The ECE+EUDC test cycle is performed on a chassis dynamometer. The cycle—also known as the MVEG-A cycle—is used for EU type arroval testing of emissions and fuel consumption from light duty vehicles [EEC Directive 90/C81/01].
The entire cycle includes four ECE segments, Figure 1, repeated without interruption, followed by one EUDC segment, Figure 2. Before the test, the vehicle is allowed to soak for at least 6 hours at a test temperature of 20-30°C. It is then started and allowed to idle for 40s.
Effective year 2000, that idling period has been eliminated, i.e., engine starts at 0 s and the emission sampling begins at the same time. This modified cold-start procedure is also referred to as the New European Driving Cycle or NEDC.
Emissions are sampled during the cycle according the the “Constant Volume Sampling” technique, analyzed, and expressed in g/km for each of the pollutants.
Figure 1. ECE 15 Cycle
The ECE cycle is an urban driving cycle, also known as UDC. It was devised to represent city driving conditions, e.g. in Paris or Rome. It is characterized by low vehicle speed, low engine load, and low exhaust gas temperature.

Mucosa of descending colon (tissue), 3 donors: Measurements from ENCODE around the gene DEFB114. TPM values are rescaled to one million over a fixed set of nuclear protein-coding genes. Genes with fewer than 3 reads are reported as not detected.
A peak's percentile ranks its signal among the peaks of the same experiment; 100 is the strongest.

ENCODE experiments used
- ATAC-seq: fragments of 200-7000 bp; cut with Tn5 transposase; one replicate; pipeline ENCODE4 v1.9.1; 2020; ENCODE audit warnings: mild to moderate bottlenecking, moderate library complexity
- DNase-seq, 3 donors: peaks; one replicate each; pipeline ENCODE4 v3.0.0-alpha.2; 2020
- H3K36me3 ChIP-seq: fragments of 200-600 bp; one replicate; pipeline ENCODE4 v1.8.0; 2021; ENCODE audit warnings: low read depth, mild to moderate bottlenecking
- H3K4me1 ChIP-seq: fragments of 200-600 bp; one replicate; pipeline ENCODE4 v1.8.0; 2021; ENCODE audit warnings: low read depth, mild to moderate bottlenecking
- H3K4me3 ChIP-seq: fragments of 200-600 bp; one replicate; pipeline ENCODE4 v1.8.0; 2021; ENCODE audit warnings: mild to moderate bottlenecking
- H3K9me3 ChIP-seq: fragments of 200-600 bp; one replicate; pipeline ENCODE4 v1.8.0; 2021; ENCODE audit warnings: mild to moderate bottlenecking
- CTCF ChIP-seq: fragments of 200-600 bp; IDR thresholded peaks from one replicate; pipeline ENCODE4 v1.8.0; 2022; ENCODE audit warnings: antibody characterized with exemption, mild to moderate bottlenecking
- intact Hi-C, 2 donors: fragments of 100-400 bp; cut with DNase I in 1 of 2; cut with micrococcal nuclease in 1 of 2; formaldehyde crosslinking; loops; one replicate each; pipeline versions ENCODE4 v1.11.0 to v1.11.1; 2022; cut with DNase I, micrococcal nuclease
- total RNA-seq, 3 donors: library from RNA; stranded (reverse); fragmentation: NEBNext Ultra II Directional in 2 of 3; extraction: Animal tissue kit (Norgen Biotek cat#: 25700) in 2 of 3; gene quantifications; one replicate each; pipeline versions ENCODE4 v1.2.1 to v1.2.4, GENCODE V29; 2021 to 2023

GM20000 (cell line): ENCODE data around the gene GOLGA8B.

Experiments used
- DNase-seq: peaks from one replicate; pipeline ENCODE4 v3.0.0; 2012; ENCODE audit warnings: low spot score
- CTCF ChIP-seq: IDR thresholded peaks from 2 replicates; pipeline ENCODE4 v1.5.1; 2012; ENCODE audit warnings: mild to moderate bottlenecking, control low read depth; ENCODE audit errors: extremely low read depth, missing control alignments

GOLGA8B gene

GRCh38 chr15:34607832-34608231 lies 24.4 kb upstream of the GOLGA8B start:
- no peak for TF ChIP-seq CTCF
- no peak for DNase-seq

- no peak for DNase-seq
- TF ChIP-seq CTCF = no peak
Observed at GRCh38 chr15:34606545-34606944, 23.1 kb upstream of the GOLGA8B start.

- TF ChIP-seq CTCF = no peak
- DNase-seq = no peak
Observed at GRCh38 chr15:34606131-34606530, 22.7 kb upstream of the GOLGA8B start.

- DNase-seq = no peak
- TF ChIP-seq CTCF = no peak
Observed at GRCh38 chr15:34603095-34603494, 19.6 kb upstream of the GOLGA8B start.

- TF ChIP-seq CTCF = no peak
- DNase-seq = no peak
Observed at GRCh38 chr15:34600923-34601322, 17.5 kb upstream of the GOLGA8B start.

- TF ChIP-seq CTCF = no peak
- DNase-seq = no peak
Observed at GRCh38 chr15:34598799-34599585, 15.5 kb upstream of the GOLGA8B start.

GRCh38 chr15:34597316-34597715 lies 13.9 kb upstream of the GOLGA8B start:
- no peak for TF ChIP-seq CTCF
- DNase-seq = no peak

The above urban driving cycle represents Type I test, as defined by the original ECE 15 emissions procedure. Type II test is a warmed-up idle tailpipe CO test conducted immediately after the fourth cycle of the Type I test. Type III test is a two-mode (idle and 50 km/h) chassis dynamometer procedure for crankcase emission determination.
Figure 2. EUDC Cycle
The EUDC (Extra Urban Driving Cycle) segment has been added after the fourth ECE cycle to account for more aggressive, high speed driving modes. The maximum speed of the EUDC cycle is 120 km/h. An alternative EUDC cycle for low-powered vehicles has also been defined with a maximum speed limited to 90 km/h (Figure 3).
Figure 3. EUDC Cycle for Low Power Vehicles
The following table includes a summary of selected parameters for the ECE, EUDC and NEDC cycles.
|Average Speed||km/h||18.7 (with idling)||62.6||33.6|